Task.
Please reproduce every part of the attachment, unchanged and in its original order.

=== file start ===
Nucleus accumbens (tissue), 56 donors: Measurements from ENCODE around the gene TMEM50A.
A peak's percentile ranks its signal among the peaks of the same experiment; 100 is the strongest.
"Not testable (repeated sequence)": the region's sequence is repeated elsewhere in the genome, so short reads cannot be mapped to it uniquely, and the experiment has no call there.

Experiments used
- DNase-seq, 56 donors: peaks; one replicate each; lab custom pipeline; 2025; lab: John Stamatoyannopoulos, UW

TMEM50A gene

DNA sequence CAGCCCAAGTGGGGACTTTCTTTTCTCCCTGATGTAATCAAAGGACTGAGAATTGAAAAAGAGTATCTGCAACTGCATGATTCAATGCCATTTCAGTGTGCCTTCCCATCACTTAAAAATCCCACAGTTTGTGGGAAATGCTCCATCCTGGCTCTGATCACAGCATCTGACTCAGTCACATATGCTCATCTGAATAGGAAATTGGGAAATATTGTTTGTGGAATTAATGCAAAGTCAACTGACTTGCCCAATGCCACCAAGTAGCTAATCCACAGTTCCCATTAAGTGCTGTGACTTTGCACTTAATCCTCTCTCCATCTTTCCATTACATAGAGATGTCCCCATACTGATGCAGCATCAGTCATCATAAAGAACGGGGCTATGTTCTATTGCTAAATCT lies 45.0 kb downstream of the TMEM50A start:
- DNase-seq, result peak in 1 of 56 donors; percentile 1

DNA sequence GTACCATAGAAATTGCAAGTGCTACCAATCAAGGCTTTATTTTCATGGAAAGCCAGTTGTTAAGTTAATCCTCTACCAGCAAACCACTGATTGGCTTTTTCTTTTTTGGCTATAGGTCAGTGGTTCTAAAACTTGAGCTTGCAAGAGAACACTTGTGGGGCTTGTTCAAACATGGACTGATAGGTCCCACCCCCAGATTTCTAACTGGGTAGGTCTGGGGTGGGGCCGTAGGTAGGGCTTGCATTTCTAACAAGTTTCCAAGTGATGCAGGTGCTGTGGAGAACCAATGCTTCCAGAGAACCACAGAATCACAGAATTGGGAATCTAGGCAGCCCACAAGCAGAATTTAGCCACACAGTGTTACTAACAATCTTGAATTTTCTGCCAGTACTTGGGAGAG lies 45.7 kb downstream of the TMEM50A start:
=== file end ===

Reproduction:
Nucleus accumbens (tissue), 56 donors: Measurements from ENCODE around the gene TMEM50A.
A peak's percentile ranks its signal among the peaks of the same experiment; 100 is the strongest.
"Not testable (repeated sequence)": the region's sequence is repeated elsewhere in the genome, so short reads cannot be mapped to it uniquely, and the experiment has no call there.

Experiments used
- DNase-seq, 56 donors: peaks; one replicate each; lab custom pipeline; 2025; lab: John Stamatoyannopoulos, UW

TMEM50A gene

DNA sequence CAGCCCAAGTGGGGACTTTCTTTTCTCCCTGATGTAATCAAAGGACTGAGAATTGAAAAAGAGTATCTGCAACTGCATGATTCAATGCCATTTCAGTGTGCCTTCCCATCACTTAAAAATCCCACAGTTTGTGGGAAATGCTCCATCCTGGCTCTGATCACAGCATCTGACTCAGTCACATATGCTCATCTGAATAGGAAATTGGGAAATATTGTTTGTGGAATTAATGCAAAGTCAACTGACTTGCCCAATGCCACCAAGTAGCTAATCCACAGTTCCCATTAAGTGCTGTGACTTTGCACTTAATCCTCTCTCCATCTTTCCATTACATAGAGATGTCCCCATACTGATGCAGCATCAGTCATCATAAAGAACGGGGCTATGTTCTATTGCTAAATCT lies 45.0 kb downstream of the TMEM50A start:
- DNase-seq, result peak in 1 of 56 donors; percentile 1

DNA sequence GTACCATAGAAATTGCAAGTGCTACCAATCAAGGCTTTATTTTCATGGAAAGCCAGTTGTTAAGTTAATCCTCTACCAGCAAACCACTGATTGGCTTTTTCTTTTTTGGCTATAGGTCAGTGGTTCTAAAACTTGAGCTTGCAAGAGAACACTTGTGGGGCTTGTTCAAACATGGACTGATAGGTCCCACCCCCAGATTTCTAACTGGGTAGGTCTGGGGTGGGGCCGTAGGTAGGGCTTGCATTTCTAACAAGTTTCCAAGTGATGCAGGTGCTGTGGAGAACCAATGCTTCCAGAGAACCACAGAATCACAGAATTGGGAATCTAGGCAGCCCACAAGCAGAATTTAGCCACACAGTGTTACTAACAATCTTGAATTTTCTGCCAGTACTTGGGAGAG lies 45.7 kb downstream of the TMEM50A start: